Does the application need high security?
Specifically, is it necessary for tasks to be protected from one another?

If so, a process model OS is ideal, as each task can be a process; the OS uses the MMU to provide protection. This has a significant CPU time overhead and is offered by the heavyweight OSes.

Another option, supported by some RTOS products, is the implementation of “thread protected mode” or “lightweight process model” using an MMU. This has a lower overhead than  a process model, but most of the security advantages.

Does the application require certification?
Some devices need to pass specific safety and quality standards and receive certification before they can be sold. Notably, this is the case for aerospace and medical applications. Such a certification process is expensive and requires access to all the source code (including the OS). The cost is significantly affected by the volume of source code to be analyzed, so a compact OS is advantageous.

In general, only a whole application can be certified. So, an OS cannot be certified by itself. However, selecting an OS that has a track record of successful certifications makes sense.

What is the end cost and shipping volume of the device?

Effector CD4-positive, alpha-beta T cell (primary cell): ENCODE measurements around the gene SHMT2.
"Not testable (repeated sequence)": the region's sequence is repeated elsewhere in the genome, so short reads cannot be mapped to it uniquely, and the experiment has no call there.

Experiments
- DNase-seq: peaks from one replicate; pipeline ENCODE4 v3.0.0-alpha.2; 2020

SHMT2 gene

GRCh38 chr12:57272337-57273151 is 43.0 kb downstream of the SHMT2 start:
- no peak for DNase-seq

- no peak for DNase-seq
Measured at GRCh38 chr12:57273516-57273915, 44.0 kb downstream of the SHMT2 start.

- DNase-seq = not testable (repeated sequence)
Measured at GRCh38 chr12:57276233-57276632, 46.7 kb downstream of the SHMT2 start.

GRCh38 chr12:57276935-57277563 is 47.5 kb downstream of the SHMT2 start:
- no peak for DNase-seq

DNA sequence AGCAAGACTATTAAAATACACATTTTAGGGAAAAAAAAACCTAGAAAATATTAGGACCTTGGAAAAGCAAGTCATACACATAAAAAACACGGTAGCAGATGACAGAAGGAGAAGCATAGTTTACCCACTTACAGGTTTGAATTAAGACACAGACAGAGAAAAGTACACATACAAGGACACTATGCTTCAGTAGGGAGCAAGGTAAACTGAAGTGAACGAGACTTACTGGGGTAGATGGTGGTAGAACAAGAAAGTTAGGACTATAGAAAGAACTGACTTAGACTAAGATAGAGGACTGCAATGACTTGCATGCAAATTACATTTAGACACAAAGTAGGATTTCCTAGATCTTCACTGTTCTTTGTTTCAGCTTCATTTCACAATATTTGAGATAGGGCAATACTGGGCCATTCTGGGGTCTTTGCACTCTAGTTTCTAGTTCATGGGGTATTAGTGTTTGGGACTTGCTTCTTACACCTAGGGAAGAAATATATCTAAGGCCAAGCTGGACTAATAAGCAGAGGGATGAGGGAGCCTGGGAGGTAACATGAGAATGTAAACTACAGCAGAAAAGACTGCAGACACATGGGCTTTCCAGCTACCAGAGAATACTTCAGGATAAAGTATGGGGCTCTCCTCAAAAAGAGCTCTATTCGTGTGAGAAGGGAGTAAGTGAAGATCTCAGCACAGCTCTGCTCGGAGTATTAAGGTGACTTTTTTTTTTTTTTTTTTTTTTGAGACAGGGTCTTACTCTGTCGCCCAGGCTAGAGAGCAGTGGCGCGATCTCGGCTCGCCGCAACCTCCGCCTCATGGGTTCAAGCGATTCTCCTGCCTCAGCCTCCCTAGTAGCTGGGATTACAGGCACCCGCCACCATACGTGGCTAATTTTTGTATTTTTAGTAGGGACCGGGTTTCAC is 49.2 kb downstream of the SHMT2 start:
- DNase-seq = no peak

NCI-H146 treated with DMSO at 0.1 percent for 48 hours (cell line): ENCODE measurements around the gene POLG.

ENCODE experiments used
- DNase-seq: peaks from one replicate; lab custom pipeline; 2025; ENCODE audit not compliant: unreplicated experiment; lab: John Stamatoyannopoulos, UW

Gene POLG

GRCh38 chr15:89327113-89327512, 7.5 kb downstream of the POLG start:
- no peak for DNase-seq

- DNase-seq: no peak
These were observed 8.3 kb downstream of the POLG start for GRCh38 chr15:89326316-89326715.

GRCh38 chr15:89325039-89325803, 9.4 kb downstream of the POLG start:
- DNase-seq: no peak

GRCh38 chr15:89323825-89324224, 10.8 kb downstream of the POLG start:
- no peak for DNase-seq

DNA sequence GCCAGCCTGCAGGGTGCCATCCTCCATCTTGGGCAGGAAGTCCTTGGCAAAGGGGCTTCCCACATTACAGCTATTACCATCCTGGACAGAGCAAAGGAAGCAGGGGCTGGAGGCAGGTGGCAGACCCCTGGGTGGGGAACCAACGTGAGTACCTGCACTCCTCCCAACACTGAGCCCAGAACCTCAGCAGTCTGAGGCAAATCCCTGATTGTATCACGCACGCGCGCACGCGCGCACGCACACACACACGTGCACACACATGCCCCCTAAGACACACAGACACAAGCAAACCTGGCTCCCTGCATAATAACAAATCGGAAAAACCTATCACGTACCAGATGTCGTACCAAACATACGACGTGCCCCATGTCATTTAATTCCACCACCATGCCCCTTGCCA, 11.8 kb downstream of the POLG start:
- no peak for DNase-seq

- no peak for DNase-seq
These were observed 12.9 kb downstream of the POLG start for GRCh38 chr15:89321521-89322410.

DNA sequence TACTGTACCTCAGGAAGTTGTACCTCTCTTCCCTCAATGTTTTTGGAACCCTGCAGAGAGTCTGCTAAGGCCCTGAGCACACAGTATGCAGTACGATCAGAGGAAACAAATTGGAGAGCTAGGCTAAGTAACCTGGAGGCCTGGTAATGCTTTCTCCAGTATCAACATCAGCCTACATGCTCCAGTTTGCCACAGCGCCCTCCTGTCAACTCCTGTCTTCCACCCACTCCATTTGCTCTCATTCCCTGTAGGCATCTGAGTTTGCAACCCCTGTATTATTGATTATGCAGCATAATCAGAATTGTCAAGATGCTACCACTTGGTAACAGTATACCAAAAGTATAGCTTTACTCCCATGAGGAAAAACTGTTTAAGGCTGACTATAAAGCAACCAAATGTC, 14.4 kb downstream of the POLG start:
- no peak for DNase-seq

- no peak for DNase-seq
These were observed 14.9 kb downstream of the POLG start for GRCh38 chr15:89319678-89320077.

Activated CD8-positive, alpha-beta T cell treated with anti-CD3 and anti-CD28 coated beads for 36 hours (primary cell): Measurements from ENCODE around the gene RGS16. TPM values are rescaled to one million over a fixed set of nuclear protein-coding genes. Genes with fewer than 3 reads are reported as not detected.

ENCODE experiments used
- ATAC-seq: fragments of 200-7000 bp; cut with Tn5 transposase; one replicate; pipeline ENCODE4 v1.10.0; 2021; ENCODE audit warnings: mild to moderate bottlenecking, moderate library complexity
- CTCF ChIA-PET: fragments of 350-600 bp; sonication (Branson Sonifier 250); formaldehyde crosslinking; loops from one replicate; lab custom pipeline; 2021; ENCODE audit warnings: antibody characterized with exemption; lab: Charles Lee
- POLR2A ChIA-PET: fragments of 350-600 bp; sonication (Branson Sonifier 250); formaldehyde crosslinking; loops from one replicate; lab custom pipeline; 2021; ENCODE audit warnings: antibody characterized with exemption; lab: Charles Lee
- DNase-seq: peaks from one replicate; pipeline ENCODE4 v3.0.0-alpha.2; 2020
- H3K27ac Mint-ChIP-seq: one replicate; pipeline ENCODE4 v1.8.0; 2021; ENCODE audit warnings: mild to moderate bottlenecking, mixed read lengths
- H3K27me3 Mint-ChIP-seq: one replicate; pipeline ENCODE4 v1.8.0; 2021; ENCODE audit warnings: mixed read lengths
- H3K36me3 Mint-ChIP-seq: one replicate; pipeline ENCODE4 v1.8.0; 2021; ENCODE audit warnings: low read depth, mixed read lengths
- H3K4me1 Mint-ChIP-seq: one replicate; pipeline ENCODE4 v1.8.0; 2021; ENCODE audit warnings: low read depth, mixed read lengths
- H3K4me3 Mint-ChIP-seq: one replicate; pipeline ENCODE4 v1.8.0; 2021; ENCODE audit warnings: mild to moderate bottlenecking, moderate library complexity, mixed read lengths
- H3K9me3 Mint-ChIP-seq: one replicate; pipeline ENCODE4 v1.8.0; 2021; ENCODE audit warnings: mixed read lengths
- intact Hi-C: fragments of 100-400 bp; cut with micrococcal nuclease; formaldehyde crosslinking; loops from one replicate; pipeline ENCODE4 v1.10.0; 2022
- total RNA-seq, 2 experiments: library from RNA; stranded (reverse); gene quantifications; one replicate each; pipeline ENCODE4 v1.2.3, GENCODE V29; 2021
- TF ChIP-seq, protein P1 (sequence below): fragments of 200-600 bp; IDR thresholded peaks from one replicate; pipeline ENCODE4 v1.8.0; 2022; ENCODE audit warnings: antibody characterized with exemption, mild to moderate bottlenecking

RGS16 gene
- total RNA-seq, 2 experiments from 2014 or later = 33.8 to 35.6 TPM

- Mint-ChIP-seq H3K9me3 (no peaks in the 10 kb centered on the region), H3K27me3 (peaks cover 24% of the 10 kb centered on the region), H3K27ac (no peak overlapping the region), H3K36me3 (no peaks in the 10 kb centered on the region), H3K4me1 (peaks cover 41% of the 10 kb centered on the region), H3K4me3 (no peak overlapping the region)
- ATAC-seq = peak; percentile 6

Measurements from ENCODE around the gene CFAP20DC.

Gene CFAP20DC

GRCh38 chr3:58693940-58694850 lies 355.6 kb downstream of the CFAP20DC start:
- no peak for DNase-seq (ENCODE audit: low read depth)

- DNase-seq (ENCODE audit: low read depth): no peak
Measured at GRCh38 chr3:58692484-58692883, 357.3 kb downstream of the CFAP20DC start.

Any OS has some costs associated with it, and these have an influence on the development and manufacturing costs of a device. A royalty bearing OS has a modest upfront cost and a charge for each device shipped, which may change according to volume. This is clearly good for low volume applications. A royalty free OS may have a slightly larger initial cost, but no ongoing license fees. Open source OSes sound as if they are “free,” but in reality there are support costs which may be quite significant.

What’s the team’s experience?
Acquiring expertise is expensive, so leveraging existing knowledge and expertise is vital. An example is the API used by Linux: POSIX. There is a very large body of experience with POSIX, which is also supported by many of the available RTOS products on the market.

Naturally the availability, quality, and cost of documentation and support are critical factors to consider when selecting an OS.